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Social Indicators Research

, Volume 114, Issue 3, pp 1225–1242 | Cite as

Is Social Capital a Good Concept?

  • Christian Bjørnskov
  • Kim Mannemar Sønderskov
Article

Abstract

This paper explores whether the concept of social capital as popularized by Robert Putnam is a good social science concept. Taking Gerring’s work on concept evaluation as the starting point, the paper first presents a set of criteria for conceptual ‘goodness’ and discusses how social capital performs on these criteria. It is argued that social capital eventually may be a good concept if it can be shown empirically to be a unidimensional concept. An empirical section therefore explores the validity of the unidimensionality assumption and rejects it in four separate tests at both the individual and aggregate level. We conclude that even if social capital has been a remarkably productive idea, it is not a good concept as most popular conceptualizations define social capital as several distinct phenomena or as phenomena that already have been conceptualized under other labels.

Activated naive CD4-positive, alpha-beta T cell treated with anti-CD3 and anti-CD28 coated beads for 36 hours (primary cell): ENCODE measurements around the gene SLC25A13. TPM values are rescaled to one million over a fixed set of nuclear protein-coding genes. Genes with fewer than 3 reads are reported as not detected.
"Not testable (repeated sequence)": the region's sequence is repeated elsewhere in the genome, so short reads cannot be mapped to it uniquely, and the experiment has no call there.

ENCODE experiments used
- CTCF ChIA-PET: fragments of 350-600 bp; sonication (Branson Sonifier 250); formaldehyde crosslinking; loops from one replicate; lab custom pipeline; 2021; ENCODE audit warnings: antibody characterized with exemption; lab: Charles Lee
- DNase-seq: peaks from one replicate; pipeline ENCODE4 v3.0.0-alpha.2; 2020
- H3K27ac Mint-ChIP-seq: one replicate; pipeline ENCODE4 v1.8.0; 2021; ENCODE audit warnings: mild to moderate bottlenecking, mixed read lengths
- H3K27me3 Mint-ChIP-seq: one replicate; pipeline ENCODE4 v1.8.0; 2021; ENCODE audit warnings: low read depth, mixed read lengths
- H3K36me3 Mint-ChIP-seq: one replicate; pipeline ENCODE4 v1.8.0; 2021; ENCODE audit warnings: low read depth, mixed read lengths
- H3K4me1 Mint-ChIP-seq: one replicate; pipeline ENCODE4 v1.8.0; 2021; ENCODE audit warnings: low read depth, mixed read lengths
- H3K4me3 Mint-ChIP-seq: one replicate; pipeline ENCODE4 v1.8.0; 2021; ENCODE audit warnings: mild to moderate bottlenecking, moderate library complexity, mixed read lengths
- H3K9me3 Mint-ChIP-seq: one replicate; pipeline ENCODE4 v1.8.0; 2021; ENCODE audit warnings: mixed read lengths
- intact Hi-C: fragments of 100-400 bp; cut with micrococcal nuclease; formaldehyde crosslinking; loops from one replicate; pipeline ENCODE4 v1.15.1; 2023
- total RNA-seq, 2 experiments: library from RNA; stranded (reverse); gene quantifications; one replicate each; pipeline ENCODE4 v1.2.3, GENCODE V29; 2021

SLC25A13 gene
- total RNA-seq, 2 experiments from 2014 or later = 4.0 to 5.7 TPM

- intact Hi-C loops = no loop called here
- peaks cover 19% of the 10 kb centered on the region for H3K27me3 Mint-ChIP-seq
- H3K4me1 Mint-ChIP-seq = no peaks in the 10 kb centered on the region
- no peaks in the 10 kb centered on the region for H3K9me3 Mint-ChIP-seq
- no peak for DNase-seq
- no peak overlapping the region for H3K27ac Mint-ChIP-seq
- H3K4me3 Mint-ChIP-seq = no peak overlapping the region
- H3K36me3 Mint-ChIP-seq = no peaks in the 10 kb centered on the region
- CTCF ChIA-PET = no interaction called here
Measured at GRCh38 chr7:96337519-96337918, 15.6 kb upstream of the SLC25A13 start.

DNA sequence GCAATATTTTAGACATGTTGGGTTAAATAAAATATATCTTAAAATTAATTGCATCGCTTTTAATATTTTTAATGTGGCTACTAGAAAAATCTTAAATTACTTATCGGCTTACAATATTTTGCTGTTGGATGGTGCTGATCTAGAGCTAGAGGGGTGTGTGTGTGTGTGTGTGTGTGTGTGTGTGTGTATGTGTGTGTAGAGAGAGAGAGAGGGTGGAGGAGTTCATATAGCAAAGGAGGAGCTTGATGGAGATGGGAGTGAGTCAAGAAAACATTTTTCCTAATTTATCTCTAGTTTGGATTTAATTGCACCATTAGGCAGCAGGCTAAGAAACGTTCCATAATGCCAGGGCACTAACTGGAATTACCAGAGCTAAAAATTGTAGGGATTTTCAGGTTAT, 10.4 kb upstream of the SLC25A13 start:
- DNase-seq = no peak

Keywords

Social capital Principal components analysis Concept formation 

Notes

Acknowledgments

We are grateful for comments on previous versions from anonymous referees, Niclas Berggren, Jørgen Møller, Svend-Erik Skaaning, Richard Traunmüller, Eric Uslaner, and participants at a CINEFOGO conference in Aalborg, Denmark, June 2009. All remaining errors are of course ours.

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Copyright information

© Springer Science+Business Media Dordrecht 2012

Authors and Affiliations

  • Christian Bjørnskov
    • 1
  • Kim Mannemar Sønderskov
    • 2
  1. 1.Department of Economics and BusinessAarhus UniversityAarhus VDenmark
  2. 2.Department of Political Science and GovernmentAarhus UniversityAarhus CDenmark

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